Your coworker sounds like perhaps she may be a "neck-stomper," a category that nay-Sayers evolve into when their may-saying attempts fail. (Also known as saboteurs or jerkfaces in my house). 

Bravo for standing up for your plan. If she continues with her, "eating blah blah blah won't kill you" tagline, you may want to remind her that you are working under medical advice, not amateur hour.  

If all else fails, bring your earbuds to work. 

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LIke you, I dislike personal confrontation - but it can be really, really effective. Seems unlikely (that in the future) you will be asked twice or thrice after you have politely turned down something once. The workplace is a professional environment first... 


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Ha, @nestingdoll - jerkfaces is usually the term I use at home too :D I do think a reminder that I am working under medical advice could be super useful, actually, thanks for the suggestion! I do bring my earbuds often but she is not the kind to be deterred by that, unfortunately. It is still some awkward silence today but lunch time has arrived without her making any suggestions of what to eat, so that's a plus!

@BurgundyBoy - totally agree. We are a bit more than coworkers  as we knew each other in the hospital as well and just happened to both get our first non-hospital RN jobs in the same location - not quite friends but not quite just people who work near each other every day? But I still agree - professionalism is key, and theres no professionalism is badgering people into eating food they dont want. 

@Gretta thanks on both counts :D that dog and my husband are my favvies, and my husband wouldn't wear the patriotic bowtie :P


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Good for you for standing up for yourself. Confrontation is hard (well, except for those who treat it as a sport...) but I hope the direct talk will have the intended effect.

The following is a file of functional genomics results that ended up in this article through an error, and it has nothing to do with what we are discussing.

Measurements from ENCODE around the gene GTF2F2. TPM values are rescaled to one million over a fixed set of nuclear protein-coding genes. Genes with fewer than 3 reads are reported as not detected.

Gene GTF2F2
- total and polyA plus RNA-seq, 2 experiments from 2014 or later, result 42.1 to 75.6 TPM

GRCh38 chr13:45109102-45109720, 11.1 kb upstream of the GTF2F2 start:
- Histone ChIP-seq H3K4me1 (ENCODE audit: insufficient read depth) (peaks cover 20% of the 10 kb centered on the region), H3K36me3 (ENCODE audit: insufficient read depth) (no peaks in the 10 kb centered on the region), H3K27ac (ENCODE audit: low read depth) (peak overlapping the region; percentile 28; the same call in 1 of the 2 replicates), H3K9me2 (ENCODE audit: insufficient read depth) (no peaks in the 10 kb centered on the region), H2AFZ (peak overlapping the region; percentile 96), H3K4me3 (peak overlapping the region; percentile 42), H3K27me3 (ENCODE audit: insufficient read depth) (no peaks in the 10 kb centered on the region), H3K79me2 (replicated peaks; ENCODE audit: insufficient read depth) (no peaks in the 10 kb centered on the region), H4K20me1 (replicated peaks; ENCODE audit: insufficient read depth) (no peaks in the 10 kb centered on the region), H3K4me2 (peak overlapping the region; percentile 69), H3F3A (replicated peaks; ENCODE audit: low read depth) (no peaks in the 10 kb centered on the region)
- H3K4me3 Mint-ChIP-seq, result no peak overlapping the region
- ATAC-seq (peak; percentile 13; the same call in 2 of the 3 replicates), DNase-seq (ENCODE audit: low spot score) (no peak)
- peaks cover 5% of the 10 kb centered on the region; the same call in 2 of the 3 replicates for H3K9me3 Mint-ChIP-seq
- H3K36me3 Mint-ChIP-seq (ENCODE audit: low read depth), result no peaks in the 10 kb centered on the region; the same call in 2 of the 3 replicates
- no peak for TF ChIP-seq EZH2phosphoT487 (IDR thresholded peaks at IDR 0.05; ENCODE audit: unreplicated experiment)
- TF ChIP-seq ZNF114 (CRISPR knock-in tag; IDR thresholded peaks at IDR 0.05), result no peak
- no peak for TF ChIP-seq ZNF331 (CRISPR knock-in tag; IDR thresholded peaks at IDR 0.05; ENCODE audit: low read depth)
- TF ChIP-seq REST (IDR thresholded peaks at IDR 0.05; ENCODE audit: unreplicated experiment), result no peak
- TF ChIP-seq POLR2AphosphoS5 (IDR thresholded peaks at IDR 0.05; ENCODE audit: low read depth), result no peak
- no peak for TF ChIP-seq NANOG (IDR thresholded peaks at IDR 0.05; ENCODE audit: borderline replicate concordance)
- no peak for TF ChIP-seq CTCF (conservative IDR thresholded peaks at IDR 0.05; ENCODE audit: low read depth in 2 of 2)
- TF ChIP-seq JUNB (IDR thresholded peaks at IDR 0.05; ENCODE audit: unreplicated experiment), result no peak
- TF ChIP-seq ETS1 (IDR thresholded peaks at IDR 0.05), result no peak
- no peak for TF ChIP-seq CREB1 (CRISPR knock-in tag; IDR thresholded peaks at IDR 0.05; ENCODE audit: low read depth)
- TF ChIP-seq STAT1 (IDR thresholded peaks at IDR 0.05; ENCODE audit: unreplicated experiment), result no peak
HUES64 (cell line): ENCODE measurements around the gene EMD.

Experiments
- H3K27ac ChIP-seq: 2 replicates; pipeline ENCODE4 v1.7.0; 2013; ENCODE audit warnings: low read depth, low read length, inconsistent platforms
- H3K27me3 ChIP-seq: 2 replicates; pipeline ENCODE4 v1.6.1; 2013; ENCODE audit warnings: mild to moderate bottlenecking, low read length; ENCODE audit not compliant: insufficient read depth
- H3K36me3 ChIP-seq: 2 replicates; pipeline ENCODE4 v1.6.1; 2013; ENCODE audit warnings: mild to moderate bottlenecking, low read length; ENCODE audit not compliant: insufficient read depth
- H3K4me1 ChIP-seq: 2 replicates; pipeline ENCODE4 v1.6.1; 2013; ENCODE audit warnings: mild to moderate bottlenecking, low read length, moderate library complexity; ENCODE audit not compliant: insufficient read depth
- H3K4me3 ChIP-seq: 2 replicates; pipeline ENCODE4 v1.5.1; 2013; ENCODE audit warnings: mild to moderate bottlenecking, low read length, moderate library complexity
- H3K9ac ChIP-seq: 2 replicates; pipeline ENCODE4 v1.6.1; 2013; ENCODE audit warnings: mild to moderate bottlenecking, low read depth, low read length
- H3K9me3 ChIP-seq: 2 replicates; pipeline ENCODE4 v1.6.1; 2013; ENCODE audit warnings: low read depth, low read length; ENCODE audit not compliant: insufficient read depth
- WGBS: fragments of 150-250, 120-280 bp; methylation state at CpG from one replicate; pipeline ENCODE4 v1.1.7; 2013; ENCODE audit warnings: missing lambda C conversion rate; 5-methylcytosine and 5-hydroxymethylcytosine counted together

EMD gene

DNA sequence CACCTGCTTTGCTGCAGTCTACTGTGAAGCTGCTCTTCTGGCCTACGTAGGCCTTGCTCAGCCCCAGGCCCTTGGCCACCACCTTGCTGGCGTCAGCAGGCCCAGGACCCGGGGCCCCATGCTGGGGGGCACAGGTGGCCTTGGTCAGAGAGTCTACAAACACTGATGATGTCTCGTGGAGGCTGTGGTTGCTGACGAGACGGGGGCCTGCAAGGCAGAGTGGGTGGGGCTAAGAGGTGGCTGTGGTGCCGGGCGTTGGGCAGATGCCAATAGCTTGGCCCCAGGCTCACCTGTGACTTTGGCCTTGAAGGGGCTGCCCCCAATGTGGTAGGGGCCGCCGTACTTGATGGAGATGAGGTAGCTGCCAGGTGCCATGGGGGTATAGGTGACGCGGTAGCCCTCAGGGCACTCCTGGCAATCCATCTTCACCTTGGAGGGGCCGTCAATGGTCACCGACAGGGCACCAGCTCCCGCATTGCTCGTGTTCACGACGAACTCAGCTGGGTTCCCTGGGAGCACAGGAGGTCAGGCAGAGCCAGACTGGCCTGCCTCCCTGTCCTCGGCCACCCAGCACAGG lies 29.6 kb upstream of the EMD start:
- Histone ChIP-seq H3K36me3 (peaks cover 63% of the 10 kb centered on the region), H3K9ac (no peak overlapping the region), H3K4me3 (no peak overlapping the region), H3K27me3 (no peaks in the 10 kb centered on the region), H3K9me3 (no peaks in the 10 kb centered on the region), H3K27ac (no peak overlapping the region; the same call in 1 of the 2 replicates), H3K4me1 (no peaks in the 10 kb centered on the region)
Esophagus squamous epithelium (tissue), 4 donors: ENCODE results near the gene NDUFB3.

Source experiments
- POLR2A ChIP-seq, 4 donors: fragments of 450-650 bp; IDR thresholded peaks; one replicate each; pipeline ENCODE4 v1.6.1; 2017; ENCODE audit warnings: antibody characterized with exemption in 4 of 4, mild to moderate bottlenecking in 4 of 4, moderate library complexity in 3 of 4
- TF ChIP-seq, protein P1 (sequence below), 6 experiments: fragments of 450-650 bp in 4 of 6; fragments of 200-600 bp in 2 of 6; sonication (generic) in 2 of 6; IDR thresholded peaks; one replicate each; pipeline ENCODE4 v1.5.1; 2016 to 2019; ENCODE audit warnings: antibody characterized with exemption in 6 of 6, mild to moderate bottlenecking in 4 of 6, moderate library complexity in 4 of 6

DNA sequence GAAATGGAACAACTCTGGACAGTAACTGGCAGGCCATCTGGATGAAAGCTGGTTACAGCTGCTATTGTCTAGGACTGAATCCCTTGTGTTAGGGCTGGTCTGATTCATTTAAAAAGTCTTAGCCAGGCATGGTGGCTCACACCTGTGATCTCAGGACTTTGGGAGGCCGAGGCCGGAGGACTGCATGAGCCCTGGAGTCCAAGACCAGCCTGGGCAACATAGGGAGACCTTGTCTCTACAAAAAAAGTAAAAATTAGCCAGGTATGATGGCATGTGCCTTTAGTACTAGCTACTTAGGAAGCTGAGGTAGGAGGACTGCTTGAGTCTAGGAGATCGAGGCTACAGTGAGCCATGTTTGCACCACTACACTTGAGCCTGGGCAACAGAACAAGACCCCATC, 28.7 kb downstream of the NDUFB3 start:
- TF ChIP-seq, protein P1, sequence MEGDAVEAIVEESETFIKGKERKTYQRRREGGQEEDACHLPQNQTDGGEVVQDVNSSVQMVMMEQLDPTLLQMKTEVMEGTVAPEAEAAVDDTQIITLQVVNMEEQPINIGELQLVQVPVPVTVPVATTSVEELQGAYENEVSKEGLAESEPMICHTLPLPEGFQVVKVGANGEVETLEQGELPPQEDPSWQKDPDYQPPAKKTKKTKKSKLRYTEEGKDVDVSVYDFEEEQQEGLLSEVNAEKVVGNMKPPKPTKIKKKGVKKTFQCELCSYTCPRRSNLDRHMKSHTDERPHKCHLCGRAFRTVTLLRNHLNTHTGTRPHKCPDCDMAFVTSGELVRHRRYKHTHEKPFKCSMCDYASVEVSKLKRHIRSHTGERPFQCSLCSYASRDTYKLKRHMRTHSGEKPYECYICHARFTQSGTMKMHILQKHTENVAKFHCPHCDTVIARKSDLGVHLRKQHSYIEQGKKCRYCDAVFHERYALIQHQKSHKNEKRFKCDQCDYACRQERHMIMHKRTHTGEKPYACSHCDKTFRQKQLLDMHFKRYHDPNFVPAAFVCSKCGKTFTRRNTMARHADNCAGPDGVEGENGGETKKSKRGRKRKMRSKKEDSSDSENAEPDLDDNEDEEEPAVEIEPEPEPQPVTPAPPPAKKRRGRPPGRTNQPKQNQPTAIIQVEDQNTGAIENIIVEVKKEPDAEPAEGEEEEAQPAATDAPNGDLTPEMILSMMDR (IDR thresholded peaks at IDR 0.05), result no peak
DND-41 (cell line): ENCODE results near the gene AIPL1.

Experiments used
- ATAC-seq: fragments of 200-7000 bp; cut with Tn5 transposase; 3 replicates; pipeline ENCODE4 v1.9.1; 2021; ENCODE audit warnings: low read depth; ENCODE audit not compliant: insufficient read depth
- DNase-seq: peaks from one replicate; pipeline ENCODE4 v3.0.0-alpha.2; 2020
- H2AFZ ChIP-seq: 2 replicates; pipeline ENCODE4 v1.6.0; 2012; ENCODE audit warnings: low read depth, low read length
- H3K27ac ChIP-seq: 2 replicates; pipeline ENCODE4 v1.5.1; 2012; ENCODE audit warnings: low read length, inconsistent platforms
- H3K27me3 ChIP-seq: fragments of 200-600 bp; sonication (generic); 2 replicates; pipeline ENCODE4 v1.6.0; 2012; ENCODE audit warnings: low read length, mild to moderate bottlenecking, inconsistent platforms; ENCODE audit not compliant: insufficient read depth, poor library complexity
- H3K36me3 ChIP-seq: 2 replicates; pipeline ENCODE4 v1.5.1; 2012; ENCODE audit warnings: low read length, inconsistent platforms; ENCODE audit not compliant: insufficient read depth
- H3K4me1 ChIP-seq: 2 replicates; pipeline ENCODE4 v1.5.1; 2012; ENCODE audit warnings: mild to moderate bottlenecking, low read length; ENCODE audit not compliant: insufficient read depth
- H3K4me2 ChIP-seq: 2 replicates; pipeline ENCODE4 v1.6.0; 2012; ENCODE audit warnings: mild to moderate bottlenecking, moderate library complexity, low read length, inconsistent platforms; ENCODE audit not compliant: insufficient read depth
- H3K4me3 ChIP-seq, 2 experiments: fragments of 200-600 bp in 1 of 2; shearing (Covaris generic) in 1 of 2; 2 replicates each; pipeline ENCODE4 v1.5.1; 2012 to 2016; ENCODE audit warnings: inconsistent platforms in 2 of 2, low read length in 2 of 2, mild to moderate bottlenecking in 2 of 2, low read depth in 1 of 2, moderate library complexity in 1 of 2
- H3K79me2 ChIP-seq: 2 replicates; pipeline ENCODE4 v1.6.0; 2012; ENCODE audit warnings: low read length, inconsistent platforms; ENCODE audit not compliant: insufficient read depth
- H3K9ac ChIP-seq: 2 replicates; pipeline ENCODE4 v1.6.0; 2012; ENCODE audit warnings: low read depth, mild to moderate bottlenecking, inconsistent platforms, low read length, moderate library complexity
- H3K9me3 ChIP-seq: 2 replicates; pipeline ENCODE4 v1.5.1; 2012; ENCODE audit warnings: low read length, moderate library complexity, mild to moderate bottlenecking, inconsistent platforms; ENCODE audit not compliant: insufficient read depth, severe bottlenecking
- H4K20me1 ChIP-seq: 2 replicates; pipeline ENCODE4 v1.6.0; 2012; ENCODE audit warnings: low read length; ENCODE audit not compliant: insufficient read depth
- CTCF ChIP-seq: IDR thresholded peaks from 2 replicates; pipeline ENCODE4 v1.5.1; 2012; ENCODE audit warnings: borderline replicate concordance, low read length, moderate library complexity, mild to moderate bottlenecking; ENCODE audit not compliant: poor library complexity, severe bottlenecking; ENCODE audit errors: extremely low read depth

Food as bonding ritual is a hard relationship to break as it seems culturally hard wired into most people and it involves both parties - one person not holding up their end of the ritual is seen as a breakdown of the social order. It tends to be felt as a personal rejection. Would it smooth things over to make an offer of some of your food to her? Like if you brought some extra? It might at least subconsciously feel like a conciliation to her. 

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I am not at all a dog person (sorry, I know I'm in the minority) - but that puppy is the cutest!

This was a great blog post for me to read.  It is probably a pretty classic example of how people close to you (either relationship-wise or proximity-wise) are using your food choices as a barometer for something else:  their choices, the relationship, competition, whatever.  Standing up for yourself in that way was amazing and necessary and a piece of taking care of yourself.  I hope that you are experiencing the desired effect in the aftermath.  Please know this example is going to stay tucked away in the back on my mind until the day I need it.  Thank you for sharing it @delilas.